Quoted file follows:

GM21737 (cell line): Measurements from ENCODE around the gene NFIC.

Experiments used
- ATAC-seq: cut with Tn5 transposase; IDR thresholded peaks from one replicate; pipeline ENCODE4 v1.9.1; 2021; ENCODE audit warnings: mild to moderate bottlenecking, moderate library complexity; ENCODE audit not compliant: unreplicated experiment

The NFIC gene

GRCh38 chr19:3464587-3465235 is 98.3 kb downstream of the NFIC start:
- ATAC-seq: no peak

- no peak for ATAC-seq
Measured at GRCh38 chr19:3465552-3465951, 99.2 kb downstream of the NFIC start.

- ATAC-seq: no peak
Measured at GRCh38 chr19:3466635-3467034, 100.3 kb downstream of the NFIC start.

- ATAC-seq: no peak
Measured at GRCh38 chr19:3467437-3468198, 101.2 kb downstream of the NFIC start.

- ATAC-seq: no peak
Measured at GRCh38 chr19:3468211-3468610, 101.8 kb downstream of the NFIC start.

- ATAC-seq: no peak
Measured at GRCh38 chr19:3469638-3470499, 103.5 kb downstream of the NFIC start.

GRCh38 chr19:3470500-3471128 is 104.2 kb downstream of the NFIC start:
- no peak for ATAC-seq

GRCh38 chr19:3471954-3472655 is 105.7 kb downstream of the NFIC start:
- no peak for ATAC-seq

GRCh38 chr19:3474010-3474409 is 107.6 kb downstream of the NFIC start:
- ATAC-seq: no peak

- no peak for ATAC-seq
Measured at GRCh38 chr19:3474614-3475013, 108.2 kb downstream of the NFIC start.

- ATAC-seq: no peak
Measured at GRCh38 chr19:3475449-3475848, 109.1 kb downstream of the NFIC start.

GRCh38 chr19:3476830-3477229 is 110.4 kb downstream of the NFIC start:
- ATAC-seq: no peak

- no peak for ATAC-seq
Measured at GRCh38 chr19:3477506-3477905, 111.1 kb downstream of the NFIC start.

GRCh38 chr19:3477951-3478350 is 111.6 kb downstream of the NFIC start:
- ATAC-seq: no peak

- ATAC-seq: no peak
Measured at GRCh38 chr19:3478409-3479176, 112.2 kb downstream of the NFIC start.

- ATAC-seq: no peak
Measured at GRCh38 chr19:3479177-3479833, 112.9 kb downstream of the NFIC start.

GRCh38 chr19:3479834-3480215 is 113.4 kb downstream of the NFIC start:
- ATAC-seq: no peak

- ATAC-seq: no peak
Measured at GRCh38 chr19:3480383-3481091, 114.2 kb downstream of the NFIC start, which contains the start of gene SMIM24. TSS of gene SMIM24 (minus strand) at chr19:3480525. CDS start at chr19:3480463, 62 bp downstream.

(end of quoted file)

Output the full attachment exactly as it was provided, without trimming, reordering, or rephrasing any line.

GM21737 (cell line): Measurements from ENCODE around the gene NFIC.

Experiments used
- ATAC-seq: cut with Tn5 transposase; IDR thresholded peaks from one replicate; pipeline ENCODE4 v1.9.1; 2021; ENCODE audit warnings: mild to moderate bottlenecking, moderate library complexity; ENCODE audit not compliant: unreplicated experiment

The NFIC gene

GRCh38 chr19:3464587-3465235 is 98.3 kb downstream of the NFIC start:
- ATAC-seq: no peak

- no peak for ATAC-seq
Measured at GRCh38 chr19:3465552-3465951, 99.2 kb downstream of the NFIC start.

- ATAC-seq: no peak
Measured at GRCh38 chr19:3466635-3467034, 100.3 kb downstream of the NFIC start.

- ATAC-seq: no peak
Measured at GRCh38 chr19:3467437-3468198, 101.2 kb downstream of the NFIC start.

- ATAC-seq: no peak
Measured at GRCh38 chr19:3468211-3468610, 101.8 kb downstream of the NFIC start.

- ATAC-seq: no peak
Measured at GRCh38 chr19:3469638-3470499, 103.5 kb downstream of the NFIC start.

GRCh38 chr19:3470500-3471128 is 104.2 kb downstream of the NFIC start:
- no peak for ATAC-seq

GRCh38 chr19:3471954-3472655 is 105.7 kb downstream of the NFIC start:
- no peak for ATAC-seq

GRCh38 chr19:3474010-3474409 is 107.6 kb downstream of the NFIC start:
- ATAC-seq: no peak

- no peak for ATAC-seq
Measured at GRCh38 chr19:3474614-3475013, 108.2 kb downstream of the NFIC start.

- ATAC-seq: no peak
Measured at GRCh38 chr19:3475449-3475848, 109.1 kb downstream of the NFIC start.

GRCh38 chr19:3476830-3477229 is 110.4 kb downstream of the NFIC start:
- ATAC-seq: no peak

- no peak for ATAC-seq
Measured at GRCh38 chr19:3477506-3477905, 111.1 kb downstream of the NFIC start.

GRCh38 chr19:3477951-3478350 is 111.6 kb downstream of the NFIC start:
- ATAC-seq: no peak

- ATAC-seq: no peak
Measured at GRCh38 chr19:3478409-3479176, 112.2 kb downstream of the NFIC start.

- ATAC-seq: no peak
Measured at GRCh38 chr19:3479177-3479833, 112.9 kb downstream of the NFIC start.

GRCh38 chr19:3479834-3480215 is 113.4 kb downstream of the NFIC start:
- ATAC-seq: no peak

- ATAC-seq: no peak
Measured at GRCh38 chr19:3480383-3481091, 114.2 kb downstream of the NFIC start, which contains the start of gene SMIM24. TSS of gene SMIM24 (minus strand) at chr19:3480525. CDS start at chr19:3480463, 62 bp downstream.